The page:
According to composer Manilow's publicist, a panel of three arbitrators of the American Arbitration Association rendered an interim award in favor of Manilow and lyricist-librettist Bruce Sussman in their arbitration proceeding involving the musical play.
According to a statement released Feb. 19 by Manilow spokesman Jerry J. Sharell, "The arbitration panel unanimously and unequivocally ruled that the rights of the former producer of the play, Snorkel Productions, Inc., have terminated; that Snorkel is to return to Manilow and Sussman all literary materials relating to Harmony; and that Snorkel is to immediately cease acting as producer for Harmony or dealing with Harmony in any manner. The unanimous award of the arbitration panel represents a vindication of the position taken by Manilow and Sussman in the arbitration proceedings."
Sharell added, "The authors couldn't be reached for comment. They're out getting drunk."
This would seem to pave the way to reconstruct the physical production that had been created and resuscitate the company that had been rehearsed. The late 2003 plan, one could speculate, may shift to a fall 2004 plan, if details can be worked out.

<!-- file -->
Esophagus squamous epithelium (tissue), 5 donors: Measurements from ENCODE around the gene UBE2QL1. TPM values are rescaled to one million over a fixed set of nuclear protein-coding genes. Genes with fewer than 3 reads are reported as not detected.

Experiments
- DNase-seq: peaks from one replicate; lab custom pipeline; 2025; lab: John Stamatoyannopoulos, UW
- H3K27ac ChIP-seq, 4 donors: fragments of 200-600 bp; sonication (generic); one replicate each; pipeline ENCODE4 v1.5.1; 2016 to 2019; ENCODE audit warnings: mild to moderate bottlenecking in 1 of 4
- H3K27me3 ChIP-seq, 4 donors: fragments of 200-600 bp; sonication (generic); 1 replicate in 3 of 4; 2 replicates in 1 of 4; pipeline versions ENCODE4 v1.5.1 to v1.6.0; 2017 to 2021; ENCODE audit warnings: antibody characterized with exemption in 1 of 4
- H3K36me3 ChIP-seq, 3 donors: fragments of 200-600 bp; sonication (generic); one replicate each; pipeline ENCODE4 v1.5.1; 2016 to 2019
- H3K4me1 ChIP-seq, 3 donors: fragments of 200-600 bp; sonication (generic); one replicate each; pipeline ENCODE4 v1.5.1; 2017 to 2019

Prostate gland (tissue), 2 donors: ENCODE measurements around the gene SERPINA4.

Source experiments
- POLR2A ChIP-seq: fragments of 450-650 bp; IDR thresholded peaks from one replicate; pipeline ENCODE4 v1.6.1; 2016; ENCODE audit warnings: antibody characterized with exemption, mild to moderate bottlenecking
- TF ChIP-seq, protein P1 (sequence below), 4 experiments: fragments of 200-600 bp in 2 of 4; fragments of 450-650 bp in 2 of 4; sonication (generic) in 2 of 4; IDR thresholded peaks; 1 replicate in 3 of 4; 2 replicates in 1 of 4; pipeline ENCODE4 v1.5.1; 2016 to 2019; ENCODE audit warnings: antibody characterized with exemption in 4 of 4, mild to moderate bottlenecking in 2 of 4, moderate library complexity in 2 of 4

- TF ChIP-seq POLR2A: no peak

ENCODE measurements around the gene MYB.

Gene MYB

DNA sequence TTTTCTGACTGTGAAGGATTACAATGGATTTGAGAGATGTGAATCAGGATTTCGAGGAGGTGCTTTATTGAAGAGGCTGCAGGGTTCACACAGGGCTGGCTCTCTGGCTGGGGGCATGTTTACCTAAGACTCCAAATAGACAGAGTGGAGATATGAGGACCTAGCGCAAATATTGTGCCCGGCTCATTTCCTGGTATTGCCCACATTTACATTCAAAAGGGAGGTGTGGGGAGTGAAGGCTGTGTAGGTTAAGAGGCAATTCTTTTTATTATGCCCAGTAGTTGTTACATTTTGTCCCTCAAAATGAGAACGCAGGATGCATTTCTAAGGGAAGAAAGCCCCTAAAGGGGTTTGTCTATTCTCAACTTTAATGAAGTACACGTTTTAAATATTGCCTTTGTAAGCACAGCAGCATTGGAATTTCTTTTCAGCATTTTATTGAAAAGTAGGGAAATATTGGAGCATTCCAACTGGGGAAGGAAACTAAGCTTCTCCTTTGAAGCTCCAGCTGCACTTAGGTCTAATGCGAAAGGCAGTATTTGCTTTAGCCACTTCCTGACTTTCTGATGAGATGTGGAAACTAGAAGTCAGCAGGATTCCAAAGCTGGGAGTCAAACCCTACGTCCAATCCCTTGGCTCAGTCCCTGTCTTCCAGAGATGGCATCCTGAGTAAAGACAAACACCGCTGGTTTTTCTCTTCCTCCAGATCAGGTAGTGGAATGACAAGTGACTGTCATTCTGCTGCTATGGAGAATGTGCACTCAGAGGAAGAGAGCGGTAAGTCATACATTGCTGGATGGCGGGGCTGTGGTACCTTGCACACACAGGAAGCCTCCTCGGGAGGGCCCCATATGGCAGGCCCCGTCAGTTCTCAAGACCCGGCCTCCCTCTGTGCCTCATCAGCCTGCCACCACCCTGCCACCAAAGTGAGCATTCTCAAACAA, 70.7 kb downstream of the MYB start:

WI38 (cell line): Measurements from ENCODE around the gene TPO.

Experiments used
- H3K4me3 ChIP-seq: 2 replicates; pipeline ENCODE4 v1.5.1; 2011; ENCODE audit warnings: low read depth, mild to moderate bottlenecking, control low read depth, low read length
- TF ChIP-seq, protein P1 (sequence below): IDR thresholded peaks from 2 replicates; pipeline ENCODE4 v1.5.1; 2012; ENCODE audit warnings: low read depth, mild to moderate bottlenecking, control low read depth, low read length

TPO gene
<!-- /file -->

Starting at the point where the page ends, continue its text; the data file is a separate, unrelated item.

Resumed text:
Cast members have scattered to other shows and it's not thought that Harmony will surface this season on Broadway (although theatres are apparently available in spring). The set has remained in storage, and new producers would have to be brought in. No word has been released on the progress of interesting new money people to the project.
Lead producer Mark Schwartz fell short of raising the needed money for a Philadelphia tryout of the show and the musical was scuttled days before the company was to travel to Philly's Forrest Theatre. The hope after Philly was Broadway.
The musical is based on the lives of the Comedian Harmonists, a specialty singing group popular in Germany until the Nazis rose to power in the 1920s and '30s.
Tony Award nominee Brian d'Arcy James was to have played Rabbi, one of the singers.